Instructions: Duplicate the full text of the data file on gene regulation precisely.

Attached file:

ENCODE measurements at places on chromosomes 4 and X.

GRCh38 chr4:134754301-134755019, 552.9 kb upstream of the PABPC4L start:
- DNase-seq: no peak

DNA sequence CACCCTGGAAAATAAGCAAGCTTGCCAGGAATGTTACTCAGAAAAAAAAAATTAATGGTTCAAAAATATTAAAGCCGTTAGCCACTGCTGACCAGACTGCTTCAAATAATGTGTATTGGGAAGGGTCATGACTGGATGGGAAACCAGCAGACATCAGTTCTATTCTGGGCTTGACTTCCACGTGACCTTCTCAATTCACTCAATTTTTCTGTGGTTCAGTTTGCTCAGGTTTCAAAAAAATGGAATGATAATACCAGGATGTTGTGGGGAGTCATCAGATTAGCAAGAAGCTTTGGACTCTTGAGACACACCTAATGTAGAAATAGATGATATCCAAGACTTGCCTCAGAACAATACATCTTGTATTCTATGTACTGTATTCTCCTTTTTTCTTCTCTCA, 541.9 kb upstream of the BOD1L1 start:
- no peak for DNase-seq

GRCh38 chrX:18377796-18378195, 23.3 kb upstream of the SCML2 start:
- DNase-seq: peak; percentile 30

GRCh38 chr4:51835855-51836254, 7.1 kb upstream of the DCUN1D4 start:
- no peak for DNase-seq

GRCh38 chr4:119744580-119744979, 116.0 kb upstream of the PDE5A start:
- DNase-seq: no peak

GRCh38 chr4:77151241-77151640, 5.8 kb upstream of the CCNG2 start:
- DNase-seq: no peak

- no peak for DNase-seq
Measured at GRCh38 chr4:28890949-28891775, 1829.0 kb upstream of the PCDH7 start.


ENCODE measurements at places on chromosomes 4 and X.

GRCh38 chr4:134754301-134755019, 552.9 kb upstream of the PABPC4L start:
- DNase-seq: no peak

DNA sequence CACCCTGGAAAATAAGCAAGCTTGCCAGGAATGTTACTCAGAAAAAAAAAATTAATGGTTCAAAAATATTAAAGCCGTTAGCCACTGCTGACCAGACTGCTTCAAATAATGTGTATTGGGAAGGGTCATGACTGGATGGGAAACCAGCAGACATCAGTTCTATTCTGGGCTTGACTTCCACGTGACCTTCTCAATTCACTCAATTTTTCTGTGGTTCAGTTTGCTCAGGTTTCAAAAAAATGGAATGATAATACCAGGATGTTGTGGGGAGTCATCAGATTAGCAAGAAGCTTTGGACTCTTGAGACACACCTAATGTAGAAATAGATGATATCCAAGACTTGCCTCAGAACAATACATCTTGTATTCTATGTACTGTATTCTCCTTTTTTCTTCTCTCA, 541.9 kb upstream of the BOD1L1 start:
- no peak for DNase-seq

GRCh38 chrX:18377796-18378195, 23.3 kb upstream of the SCML2 start:
- DNase-seq: peak; percentile 30

GRCh38 chr4:51835855-51836254, 7.1 kb upstream of the DCUN1D4 start:
- no peak for DNase-seq

GRCh38 chr4:119744580-119744979, 116.0 kb upstream of the PDE5A start:
- DNase-seq: no peak

GRCh38 chr4:77151241-77151640, 5.8 kb upstream of the CCNG2 start:
- DNase-seq: no peak

- no peak for DNase-seq
Measured at GRCh38 chr4:28890949-28891775, 1829.0 kb upstream of the PCDH7 start.